When people handle wine, they're not just reading the back label. The texture, cut, and other elements of the bottle's packaging also matter. "A lot of consumers rub their fingers over a wine's label, and if it feels rich and well-crafted, that gives them the sense that the wine will be as well," Schuemann says. Especially when it comes to higher-end wines, he says that many labels today combine clean, simple graphics with embossing, die cuts, or other textural elements that give the label a premium feel.
While the popularity of brooding or unorthodox label art shows no signs of abating, there's a coincident movement toward splashy color and whimsical imagery—something that was more prevalent 20 years ago, but that for a time went out of fashion.
"We had the critter craze and all these colorful labels—the whole Yellow Tail phenomenon," Schuemann says. "That faded for a while, but now we're seeing a move back toward brighter labels and injections of color, even for more expensive wines."
Some wine labels meld several of these trends—combining blocks of bright color with counterculture artwork.
Poggio Anima, a new series from Italian winemaker Riccardo Campinoti and importer Ronnie Sanders, features what its proprietors term "pagan" imagery. "The label images were done by a tattoo artist that I grew up with," says Sanders, president of Vine Street Imports. While the reds in the series feature winged bears and other "fallen angels," the whites feature arch angels. "We liked the idea of good vs. evil, red vs. white," he says.
Small, independent producers—including many European and natural winemakers—have helped lead and popularize many of these design movements, from the use of art and photography to unconventional printing techniques. "A wine's brand and label has to communicate its makers' beliefs and values, and a sense of the experience a consumer will have," says Alex Chrisman, owner and creative director at Alta, a Sonoma-based design studio. "With natural wines, you see this wet-ink look, and also a lot of very raw, rough elements."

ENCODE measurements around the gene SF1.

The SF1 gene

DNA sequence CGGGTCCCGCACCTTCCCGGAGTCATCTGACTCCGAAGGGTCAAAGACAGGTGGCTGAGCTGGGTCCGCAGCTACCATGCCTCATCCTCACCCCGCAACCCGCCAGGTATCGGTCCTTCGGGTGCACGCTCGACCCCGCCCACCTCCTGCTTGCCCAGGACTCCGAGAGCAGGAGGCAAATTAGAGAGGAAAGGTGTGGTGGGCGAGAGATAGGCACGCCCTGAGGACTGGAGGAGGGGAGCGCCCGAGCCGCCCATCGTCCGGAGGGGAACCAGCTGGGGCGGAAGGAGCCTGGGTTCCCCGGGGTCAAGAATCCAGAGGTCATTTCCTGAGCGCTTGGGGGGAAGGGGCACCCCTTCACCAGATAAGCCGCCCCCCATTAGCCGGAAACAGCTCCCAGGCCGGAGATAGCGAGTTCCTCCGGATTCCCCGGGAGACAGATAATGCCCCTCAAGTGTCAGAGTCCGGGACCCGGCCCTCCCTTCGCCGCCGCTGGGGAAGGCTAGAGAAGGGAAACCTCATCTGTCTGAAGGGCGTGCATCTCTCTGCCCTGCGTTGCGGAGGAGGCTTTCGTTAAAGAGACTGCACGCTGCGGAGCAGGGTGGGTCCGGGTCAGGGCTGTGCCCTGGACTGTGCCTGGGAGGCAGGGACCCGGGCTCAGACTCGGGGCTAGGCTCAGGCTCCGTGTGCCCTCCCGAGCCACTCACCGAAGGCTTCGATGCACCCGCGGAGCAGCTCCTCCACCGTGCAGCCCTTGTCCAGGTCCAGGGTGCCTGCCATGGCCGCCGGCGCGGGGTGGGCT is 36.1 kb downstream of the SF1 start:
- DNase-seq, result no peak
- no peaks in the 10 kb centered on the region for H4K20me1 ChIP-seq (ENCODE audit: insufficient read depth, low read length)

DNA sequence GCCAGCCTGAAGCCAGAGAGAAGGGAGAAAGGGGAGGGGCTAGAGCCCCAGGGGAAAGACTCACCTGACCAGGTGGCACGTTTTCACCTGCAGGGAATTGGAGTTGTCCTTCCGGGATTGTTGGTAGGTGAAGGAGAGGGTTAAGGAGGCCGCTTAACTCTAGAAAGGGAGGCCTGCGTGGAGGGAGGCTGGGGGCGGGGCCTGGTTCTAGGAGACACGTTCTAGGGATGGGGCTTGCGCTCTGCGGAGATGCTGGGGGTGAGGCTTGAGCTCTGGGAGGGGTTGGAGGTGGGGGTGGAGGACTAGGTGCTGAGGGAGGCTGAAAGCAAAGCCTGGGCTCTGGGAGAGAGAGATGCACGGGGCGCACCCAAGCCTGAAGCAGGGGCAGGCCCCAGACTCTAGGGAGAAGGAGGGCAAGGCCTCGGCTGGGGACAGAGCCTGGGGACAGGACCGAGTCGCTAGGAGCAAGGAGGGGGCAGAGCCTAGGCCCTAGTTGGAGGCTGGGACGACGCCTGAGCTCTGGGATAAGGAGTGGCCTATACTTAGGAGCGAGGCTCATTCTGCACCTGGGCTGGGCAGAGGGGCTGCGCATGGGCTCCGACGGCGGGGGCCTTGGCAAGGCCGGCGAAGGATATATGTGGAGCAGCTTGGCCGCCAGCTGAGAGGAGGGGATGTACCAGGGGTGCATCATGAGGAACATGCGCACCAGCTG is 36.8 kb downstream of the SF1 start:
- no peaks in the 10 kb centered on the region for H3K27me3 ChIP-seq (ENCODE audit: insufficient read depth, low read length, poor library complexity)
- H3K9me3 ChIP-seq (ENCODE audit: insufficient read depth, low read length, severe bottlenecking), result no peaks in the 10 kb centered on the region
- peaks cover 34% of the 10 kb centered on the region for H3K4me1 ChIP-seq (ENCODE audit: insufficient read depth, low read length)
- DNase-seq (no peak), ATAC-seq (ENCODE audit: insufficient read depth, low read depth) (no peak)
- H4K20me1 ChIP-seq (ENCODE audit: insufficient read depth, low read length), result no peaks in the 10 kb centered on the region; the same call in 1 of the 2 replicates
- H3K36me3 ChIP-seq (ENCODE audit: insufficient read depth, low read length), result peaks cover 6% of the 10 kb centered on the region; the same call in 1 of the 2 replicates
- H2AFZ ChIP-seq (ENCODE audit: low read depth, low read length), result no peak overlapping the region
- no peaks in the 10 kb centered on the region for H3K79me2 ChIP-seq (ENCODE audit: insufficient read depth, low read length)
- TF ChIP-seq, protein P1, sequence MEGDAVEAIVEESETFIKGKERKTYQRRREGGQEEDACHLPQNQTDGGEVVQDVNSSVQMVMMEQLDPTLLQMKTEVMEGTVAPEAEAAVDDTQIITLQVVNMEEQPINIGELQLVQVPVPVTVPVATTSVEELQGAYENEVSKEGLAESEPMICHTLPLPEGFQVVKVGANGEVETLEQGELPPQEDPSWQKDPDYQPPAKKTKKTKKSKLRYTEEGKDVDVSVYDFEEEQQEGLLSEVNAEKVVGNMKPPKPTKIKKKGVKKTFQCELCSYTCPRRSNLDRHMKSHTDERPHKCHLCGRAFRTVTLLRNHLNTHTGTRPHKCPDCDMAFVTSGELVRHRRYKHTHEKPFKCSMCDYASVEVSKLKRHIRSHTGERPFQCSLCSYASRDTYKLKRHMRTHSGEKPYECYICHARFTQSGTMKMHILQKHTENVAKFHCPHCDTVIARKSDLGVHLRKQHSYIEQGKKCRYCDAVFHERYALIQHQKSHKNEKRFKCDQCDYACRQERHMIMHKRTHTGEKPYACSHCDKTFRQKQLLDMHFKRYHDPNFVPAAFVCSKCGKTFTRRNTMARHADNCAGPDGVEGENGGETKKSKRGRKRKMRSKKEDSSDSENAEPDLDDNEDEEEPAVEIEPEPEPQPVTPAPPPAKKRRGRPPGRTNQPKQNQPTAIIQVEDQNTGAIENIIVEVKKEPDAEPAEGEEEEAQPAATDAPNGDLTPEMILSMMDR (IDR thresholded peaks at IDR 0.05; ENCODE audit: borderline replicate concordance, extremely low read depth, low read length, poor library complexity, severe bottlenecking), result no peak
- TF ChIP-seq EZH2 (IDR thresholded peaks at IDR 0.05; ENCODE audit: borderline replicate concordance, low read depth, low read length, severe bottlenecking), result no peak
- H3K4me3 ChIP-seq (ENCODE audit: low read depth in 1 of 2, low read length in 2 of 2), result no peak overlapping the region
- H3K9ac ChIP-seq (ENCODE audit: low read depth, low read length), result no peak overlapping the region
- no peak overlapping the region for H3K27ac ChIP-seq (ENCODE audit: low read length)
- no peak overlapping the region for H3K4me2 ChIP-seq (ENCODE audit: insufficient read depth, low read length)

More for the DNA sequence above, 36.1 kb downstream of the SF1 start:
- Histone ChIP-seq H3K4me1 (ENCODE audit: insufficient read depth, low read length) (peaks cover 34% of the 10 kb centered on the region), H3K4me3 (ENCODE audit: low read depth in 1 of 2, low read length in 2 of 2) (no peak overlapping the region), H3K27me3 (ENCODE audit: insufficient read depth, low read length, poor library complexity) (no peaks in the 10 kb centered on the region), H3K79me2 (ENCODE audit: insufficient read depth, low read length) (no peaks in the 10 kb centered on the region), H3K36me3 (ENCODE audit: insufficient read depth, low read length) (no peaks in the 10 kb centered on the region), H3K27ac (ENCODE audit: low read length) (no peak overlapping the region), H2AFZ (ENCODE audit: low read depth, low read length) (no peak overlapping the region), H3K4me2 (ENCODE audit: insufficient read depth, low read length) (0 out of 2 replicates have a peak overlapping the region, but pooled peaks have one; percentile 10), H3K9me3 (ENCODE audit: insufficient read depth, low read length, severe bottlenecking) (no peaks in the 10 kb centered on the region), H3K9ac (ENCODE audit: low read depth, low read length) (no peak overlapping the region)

Another burgeoning trend from the natural-wine scene is the abandonment of bottle capsules, which are the stiff foil tops that traditionally cover the wine's cork. "It was shocking 10 years ago to release a wine without a capsule or foil, but now it's common among small producers—it makes a wine look more underground," says Form & Function's Otis.
He says there are many other "micro-categories," or trends within trends, that mirror the ongoing diversification and segmentation of the wine market. But current movements in label design are also about winemakers trying to communicate what they do and what they're all about. "First and foremost, a label's job is to create differentiation—to pop out on the shelf—but it also has to be a reflection of the brand's story," he says.
"A lot of wines come from smaller producers, and these are highly personal to them," he adds. "This is someone's dream that they've been working on for years, and the label needs to respect and communicate that."